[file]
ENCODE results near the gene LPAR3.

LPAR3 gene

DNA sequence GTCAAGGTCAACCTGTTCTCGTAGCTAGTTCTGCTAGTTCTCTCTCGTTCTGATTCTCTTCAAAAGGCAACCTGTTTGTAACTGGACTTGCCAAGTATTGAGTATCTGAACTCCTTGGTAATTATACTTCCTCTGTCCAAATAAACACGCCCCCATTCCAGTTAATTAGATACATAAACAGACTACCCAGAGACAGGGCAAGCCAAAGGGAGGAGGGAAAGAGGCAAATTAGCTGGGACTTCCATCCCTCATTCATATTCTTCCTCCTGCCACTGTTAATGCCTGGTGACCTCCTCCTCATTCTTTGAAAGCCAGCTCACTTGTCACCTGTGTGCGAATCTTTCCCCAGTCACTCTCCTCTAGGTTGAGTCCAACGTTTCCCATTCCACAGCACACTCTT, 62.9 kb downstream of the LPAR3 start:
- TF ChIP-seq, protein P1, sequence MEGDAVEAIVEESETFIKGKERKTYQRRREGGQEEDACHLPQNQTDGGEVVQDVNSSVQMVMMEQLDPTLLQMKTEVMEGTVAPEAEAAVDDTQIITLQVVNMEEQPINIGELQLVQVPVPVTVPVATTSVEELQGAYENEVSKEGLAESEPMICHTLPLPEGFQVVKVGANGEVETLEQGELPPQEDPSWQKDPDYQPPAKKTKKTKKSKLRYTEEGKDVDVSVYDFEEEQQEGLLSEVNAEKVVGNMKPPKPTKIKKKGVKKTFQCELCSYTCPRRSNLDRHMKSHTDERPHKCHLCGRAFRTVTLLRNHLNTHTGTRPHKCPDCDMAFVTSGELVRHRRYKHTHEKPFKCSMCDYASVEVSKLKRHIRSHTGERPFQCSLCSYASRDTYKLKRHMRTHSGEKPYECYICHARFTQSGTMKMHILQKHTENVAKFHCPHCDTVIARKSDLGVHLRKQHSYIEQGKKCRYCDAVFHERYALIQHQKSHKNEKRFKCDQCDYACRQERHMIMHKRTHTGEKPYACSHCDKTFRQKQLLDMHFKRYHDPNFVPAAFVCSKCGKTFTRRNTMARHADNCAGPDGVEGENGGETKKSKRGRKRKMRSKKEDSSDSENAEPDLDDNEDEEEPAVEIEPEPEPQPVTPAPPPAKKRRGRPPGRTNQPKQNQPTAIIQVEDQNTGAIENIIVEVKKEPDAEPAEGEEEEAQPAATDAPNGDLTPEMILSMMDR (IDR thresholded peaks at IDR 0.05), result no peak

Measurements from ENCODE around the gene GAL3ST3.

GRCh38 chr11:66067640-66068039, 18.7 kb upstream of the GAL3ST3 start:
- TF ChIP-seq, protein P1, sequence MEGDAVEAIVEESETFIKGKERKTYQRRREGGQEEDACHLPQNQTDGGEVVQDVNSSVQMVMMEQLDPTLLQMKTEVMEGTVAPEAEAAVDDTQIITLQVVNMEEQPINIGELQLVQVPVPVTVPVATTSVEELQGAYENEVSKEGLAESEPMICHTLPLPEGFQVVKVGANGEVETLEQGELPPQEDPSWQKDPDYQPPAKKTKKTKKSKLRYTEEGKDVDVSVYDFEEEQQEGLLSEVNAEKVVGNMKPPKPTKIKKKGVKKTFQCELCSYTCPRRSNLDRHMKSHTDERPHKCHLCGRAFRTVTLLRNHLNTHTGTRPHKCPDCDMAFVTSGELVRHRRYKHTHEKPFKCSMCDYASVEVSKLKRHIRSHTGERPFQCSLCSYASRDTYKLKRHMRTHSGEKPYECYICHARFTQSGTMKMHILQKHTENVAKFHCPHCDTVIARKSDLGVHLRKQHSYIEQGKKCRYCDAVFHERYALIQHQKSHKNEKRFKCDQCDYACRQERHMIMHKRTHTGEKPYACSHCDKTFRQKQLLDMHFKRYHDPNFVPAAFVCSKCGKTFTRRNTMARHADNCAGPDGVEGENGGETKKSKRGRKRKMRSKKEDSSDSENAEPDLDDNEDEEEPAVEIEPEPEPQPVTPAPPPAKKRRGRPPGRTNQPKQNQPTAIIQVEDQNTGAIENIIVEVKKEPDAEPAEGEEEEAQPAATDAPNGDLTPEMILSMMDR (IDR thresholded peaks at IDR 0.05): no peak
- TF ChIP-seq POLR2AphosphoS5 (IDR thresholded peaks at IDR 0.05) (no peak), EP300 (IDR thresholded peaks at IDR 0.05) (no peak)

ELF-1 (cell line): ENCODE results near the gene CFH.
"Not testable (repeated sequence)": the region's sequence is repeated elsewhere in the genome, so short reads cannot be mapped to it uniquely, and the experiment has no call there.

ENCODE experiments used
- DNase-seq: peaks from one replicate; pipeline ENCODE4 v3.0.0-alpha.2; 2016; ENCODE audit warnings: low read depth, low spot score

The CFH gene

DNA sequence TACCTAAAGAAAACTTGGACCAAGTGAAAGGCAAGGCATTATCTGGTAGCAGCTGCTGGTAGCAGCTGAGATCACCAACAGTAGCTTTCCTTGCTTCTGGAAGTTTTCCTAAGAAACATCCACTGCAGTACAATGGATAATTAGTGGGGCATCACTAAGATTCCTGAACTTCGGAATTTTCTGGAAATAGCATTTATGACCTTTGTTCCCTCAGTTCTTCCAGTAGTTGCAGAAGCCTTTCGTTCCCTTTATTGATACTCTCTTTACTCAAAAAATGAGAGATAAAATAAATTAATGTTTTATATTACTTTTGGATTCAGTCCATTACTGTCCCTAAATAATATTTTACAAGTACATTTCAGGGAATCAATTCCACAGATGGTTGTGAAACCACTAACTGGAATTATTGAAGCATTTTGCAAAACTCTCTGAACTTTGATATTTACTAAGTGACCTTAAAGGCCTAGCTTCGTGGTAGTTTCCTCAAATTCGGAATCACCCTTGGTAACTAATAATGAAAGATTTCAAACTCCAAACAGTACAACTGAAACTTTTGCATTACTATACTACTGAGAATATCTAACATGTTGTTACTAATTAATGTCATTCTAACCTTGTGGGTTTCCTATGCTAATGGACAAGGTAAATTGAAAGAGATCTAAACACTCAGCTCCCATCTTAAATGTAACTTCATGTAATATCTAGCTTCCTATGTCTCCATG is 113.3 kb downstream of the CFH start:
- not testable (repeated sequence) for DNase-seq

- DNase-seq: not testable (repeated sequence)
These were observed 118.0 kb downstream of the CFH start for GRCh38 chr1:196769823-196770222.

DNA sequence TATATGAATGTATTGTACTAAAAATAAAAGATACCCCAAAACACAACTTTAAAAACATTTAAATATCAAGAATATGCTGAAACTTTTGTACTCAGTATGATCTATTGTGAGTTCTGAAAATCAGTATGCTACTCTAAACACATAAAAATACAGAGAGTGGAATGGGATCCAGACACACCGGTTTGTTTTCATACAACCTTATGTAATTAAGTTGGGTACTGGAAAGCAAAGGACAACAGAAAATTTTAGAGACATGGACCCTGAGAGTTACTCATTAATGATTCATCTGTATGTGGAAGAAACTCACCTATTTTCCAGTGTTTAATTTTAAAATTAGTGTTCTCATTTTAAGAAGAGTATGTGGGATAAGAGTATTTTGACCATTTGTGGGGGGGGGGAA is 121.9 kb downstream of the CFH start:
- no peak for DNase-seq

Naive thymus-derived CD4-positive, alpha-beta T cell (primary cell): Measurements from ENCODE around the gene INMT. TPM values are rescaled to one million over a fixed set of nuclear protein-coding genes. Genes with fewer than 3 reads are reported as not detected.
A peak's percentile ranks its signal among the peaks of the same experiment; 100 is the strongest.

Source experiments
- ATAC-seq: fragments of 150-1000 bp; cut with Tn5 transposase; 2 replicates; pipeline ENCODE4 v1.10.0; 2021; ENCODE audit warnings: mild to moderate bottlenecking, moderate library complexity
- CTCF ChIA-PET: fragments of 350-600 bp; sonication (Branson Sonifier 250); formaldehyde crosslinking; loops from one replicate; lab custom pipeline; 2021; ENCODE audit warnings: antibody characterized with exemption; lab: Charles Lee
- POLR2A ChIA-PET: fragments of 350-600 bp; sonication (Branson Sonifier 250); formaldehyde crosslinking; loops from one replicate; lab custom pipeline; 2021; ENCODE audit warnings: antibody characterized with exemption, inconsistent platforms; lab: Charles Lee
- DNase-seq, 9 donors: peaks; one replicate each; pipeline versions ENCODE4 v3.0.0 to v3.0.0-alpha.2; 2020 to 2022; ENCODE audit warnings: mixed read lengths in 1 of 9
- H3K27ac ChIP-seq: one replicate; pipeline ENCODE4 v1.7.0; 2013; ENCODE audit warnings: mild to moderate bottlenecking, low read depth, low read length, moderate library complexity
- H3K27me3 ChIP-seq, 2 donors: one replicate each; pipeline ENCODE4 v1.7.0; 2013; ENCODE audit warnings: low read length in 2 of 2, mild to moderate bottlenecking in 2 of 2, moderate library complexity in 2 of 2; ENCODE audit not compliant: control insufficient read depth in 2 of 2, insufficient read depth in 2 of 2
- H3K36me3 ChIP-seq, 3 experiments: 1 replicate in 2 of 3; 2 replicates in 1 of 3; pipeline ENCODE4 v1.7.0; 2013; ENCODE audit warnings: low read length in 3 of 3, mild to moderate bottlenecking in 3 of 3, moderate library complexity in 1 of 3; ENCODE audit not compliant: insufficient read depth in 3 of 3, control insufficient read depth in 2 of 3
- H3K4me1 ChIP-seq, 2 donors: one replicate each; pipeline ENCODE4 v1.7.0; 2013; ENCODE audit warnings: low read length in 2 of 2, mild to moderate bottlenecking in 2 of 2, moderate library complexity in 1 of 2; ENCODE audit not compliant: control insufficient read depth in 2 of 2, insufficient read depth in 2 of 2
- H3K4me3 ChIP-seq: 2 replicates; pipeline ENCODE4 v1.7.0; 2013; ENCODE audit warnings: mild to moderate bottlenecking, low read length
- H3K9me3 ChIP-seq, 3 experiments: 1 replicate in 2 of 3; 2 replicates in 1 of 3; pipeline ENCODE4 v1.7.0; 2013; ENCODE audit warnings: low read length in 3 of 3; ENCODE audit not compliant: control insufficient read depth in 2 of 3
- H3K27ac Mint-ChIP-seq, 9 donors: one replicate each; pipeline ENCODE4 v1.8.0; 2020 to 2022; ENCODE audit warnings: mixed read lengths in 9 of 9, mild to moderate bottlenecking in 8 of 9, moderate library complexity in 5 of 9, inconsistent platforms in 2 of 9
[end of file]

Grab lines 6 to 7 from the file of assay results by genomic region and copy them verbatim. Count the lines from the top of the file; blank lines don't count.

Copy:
GRCh38 chr11:66067640-66068039, 18.7 kb upstream of the GAL3ST3 start:
- TF ChIP-seq, protein P1, sequence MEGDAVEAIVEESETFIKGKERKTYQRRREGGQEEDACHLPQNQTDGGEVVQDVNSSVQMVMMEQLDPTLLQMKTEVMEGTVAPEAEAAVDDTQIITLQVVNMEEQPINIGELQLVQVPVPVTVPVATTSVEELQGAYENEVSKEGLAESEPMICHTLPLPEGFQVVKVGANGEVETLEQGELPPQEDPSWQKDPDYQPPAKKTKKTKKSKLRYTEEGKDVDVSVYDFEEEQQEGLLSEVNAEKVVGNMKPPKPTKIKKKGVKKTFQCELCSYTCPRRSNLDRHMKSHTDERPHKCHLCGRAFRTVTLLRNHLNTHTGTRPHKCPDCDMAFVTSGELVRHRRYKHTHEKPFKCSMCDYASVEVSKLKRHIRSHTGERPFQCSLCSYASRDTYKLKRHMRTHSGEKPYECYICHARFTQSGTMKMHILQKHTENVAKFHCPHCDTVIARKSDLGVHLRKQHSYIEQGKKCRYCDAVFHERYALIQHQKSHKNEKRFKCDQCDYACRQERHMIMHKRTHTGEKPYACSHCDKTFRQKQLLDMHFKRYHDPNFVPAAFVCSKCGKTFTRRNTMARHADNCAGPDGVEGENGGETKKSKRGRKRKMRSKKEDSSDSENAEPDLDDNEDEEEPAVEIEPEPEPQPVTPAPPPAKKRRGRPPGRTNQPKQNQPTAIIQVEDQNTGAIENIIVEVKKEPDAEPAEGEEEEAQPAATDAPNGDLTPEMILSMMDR (IDR thresholded peaks at IDR 0.05): no peak